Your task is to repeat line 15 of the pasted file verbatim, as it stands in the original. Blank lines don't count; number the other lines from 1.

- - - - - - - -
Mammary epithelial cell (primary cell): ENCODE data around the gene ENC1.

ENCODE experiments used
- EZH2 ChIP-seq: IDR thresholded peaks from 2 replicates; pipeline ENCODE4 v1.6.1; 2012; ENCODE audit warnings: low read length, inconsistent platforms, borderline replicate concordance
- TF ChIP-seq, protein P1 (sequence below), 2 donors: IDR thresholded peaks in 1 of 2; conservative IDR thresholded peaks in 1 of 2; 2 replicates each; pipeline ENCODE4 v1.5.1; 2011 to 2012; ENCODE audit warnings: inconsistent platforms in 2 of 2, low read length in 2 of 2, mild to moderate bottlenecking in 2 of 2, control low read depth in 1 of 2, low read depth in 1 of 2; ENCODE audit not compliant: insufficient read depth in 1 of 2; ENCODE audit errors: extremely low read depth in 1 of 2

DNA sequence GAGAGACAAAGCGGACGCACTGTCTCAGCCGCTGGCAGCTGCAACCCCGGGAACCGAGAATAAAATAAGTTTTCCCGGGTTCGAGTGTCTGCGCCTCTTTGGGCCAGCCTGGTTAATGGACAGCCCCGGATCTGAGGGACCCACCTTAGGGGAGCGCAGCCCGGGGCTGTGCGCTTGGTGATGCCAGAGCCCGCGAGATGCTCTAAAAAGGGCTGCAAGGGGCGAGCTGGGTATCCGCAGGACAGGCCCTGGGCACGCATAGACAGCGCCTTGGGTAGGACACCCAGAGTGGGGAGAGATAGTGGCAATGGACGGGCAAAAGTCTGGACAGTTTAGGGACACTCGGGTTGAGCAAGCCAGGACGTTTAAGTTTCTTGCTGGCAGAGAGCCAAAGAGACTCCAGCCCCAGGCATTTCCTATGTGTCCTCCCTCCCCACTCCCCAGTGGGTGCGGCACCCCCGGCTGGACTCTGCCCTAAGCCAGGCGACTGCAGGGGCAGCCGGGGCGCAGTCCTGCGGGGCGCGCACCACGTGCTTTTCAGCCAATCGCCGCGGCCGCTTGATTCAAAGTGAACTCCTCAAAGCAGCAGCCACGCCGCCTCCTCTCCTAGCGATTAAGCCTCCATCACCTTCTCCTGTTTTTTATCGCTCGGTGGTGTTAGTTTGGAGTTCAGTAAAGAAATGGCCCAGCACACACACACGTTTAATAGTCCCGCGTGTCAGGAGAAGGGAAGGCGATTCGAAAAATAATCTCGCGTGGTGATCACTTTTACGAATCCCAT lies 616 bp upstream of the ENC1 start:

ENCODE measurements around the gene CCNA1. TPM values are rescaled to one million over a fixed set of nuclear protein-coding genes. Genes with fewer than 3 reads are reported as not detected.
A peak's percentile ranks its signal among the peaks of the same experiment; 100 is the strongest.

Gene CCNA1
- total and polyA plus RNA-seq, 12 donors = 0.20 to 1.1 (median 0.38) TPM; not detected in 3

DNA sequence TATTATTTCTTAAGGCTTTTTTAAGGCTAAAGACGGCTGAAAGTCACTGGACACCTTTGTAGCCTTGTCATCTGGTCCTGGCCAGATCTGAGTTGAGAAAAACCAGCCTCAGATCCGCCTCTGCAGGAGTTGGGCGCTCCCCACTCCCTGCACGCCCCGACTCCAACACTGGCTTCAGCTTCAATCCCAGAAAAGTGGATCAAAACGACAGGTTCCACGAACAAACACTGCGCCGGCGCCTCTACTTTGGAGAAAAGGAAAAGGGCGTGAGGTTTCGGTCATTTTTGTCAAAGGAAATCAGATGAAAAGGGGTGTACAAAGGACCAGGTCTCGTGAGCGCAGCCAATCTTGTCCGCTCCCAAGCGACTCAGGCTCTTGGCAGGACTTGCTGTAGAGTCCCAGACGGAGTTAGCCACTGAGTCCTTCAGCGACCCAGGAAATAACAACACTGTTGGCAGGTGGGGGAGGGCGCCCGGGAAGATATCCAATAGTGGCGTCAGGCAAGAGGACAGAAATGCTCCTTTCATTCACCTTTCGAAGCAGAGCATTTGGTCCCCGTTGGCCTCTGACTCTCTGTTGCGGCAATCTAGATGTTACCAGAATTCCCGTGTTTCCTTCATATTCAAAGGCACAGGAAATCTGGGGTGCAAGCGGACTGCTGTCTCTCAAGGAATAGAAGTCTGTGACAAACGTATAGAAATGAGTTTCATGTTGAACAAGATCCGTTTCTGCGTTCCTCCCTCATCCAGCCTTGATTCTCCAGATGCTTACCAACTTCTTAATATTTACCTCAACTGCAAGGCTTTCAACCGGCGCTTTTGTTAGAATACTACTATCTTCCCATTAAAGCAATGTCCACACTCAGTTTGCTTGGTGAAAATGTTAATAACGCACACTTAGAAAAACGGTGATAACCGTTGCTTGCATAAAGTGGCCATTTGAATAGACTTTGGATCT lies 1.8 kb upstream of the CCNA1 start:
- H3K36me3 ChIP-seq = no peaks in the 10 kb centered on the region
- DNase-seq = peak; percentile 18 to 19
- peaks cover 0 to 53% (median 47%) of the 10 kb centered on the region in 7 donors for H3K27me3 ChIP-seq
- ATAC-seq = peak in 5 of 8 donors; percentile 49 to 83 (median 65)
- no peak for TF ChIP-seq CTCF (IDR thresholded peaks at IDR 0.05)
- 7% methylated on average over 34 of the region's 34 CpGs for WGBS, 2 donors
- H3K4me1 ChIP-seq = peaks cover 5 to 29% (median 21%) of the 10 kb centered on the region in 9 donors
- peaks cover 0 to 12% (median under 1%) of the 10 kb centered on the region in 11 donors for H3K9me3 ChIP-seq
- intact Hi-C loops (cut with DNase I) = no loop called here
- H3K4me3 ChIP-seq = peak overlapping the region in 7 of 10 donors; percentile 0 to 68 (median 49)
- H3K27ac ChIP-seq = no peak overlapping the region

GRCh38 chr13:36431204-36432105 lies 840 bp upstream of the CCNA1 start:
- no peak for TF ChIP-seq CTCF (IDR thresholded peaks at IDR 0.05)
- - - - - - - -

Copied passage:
- no peak for TF ChIP-seq CTCF (IDR thresholded peaks at IDR 0.05)